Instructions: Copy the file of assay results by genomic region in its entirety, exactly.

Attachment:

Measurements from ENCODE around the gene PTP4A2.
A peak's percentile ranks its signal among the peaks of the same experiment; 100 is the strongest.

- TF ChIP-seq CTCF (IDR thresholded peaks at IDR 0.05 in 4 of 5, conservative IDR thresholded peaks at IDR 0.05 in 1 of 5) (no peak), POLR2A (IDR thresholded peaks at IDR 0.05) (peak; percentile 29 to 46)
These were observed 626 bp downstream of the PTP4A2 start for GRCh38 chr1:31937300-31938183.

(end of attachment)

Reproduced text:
Measurements from ENCODE around the gene PTP4A2.
A peak's percentile ranks its signal among the peaks of the same experiment; 100 is the strongest.

- TF ChIP-seq CTCF (IDR thresholded peaks at IDR 0.05 in 4 of 5, conservative IDR thresholded peaks at IDR 0.05 in 1 of 5) (no peak), POLR2A (IDR thresholded peaks at IDR 0.05) (peak; percentile 29 to 46)
These were observed 626 bp downstream of the PTP4A2 start for GRCh38 chr1:31937300-31938183.